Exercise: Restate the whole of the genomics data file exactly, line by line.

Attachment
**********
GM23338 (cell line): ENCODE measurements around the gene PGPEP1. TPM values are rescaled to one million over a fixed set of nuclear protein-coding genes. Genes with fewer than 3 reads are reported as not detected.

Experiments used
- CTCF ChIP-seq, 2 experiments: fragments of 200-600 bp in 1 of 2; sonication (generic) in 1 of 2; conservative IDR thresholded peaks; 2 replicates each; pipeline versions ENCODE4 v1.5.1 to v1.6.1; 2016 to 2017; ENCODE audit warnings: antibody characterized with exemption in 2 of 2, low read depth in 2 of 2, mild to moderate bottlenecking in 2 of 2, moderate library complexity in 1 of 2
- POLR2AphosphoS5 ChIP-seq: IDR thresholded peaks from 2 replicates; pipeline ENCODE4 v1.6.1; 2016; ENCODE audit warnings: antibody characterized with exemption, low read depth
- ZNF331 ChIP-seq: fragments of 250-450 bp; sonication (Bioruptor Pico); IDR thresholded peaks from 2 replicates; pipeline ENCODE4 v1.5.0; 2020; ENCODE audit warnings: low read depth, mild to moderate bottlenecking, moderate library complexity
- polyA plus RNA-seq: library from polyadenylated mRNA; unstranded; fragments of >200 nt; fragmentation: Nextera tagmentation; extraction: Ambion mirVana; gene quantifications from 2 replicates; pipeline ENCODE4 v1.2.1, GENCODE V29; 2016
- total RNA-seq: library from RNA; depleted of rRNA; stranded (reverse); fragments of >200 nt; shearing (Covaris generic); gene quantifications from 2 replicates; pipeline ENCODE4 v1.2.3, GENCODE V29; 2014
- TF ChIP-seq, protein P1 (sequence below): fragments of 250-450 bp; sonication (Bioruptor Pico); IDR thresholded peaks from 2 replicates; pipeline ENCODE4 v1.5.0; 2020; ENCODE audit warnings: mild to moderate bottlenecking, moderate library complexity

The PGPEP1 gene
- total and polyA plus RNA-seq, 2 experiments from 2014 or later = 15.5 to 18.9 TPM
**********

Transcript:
GM23338 (cell line): ENCODE measurements around the gene PGPEP1. TPM values are rescaled to one million over a fixed set of nuclear protein-coding genes. Genes with fewer than 3 reads are reported as not detected.

Experiments used
- CTCF ChIP-seq, 2 experiments: fragments of 200-600 bp in 1 of 2; sonication (generic) in 1 of 2; conservative IDR thresholded peaks; 2 replicates each; pipeline versions ENCODE4 v1.5.1 to v1.6.1; 2016 to 2017; ENCODE audit warnings: antibody characterized with exemption in 2 of 2, low read depth in 2 of 2, mild to moderate bottlenecking in 2 of 2, moderate library complexity in 1 of 2
- POLR2AphosphoS5 ChIP-seq: IDR thresholded peaks from 2 replicates; pipeline ENCODE4 v1.6.1; 2016; ENCODE audit warnings: antibody characterized with exemption, low read depth
- ZNF331 ChIP-seq: fragments of 250-450 bp; sonication (Bioruptor Pico); IDR thresholded peaks from 2 replicates; pipeline ENCODE4 v1.5.0; 2020; ENCODE audit warnings: low read depth, mild to moderate bottlenecking, moderate library complexity
- polyA plus RNA-seq: library from polyadenylated mRNA; unstranded; fragments of >200 nt; fragmentation: Nextera tagmentation; extraction: Ambion mirVana; gene quantifications from 2 replicates; pipeline ENCODE4 v1.2.1, GENCODE V29; 2016
- total RNA-seq: library from RNA; depleted of rRNA; stranded (reverse); fragments of >200 nt; shearing (Covaris generic); gene quantifications from 2 replicates; pipeline ENCODE4 v1.2.3, GENCODE V29; 2014
- TF ChIP-seq, protein P1 (sequence below): fragments of 250-450 bp; sonication (Bioruptor Pico); IDR thresholded peaks from 2 replicates; pipeline ENCODE4 v1.5.0; 2020; ENCODE audit warnings: mild to moderate bottlenecking, moderate library complexity

The PGPEP1 gene
- total and polyA plus RNA-seq, 2 experiments from 2014 or later = 15.5 to 18.9 TPM